A Reading From “The Lost Notebooks of Loren Eiseley”

Loren Eiseley was an early 20th century Renaissance man of sorts.  When he was young, he hopped trains and hitchhiked around the country.  Later he became an anthropologist and taught at the University of Pennsylvania.  Widely regarded as one of the great naturalists and essayists of our time, Eiseley left behind a rich legacy of writings: poems, essays, proto-science fiction, and journals.

When I was in highschool, I was introduced to a wonderful book, a collection of his personal journals, entitled, The Lost Notebooks of Loren Eiseley. My friend Adam T. was reading it one day during lunch, and I found myself enraptured by the cover — a colored pencil drawing of a very intense, inward-looking young man whose eyes seemed focused on  something otherworldly,  something I wanted to know for myself.  I checked the book out of the library as soon as it was available, and shortly after, ordered it at a local bookstore.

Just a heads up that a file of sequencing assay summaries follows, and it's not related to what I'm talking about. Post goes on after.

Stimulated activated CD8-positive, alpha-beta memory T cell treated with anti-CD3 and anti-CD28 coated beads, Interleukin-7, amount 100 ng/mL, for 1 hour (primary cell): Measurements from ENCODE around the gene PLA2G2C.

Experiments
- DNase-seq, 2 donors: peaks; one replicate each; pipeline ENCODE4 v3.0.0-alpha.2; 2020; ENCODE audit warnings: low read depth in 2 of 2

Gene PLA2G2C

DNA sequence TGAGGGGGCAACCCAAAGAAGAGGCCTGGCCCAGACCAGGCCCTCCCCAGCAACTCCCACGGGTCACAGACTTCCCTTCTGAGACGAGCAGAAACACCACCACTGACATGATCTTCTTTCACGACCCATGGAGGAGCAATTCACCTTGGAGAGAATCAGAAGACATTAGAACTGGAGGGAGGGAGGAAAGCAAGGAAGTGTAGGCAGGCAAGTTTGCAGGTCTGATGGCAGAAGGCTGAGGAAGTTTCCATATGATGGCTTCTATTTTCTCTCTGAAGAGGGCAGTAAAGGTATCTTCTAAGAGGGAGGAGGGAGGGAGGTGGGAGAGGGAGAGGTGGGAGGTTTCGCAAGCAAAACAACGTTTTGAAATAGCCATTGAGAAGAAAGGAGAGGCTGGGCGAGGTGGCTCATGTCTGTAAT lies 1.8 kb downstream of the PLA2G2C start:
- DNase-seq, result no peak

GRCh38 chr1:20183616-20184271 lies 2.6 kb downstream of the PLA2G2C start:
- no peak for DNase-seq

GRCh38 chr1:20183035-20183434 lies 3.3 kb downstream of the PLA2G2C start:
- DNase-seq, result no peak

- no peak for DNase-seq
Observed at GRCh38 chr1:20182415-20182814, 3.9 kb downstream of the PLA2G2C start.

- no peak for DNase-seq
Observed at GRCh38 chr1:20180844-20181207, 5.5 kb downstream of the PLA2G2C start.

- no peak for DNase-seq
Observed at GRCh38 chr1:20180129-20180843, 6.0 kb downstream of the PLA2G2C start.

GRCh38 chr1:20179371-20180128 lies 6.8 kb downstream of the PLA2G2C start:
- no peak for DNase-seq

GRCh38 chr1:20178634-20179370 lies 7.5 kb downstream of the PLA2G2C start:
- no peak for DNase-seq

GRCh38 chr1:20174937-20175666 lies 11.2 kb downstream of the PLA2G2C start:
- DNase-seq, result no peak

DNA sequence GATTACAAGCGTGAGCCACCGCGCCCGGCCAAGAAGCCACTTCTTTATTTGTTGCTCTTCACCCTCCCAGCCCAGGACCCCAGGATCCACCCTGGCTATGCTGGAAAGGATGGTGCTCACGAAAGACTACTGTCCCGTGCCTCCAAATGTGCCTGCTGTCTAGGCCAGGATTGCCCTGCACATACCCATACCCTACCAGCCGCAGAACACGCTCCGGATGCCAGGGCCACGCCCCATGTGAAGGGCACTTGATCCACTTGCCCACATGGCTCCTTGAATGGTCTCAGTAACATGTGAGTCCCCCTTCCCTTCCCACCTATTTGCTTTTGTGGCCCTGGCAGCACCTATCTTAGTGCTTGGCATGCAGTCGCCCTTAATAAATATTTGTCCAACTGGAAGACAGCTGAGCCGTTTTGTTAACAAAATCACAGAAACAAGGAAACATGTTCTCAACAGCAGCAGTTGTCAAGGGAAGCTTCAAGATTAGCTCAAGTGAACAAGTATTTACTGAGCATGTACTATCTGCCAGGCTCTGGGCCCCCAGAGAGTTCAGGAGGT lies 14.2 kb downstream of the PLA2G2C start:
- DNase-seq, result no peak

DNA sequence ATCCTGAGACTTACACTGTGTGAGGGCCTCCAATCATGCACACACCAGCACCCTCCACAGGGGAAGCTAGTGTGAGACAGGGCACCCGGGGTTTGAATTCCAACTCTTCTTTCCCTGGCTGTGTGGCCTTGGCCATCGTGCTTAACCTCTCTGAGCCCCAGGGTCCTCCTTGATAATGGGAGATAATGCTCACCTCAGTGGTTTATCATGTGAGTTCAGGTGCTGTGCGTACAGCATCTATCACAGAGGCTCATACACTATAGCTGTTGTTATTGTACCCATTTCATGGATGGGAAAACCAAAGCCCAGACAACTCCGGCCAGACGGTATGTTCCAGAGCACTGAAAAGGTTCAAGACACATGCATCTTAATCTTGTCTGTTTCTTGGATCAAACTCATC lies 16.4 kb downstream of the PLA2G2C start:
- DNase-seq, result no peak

As I suspected, I was riveted to its pages and to this day, am very influenced by Eiseley’s vision and style.

from The Lost Notebooks of Loren Eiseley:

“Why does the sound of the sea trouble my heart, or the sight of wolves in cages cause me to avert my eyes?…. The net closes; I age, but still I look sidelong for escape.  I yearn persistently for the road across the starfields that I will never live to wander.” (p228)

“…I wanted to find it, to visit my own grave, where, when we purchased it years ago, I had stretched out on the plot to look at the autumn sky and to think this will sometime be forever, though nothing, geologically speaking, ever is.” (p240)

To read more about Loren Eiseley, check out the Wikipedia bio:

http://en.wikipedia.org/wiki/Loren_Eiseley

For information on the current state of interest in Loren Eiseley, try the Loren Eiseley Society page:

http://www.eiseley.org/


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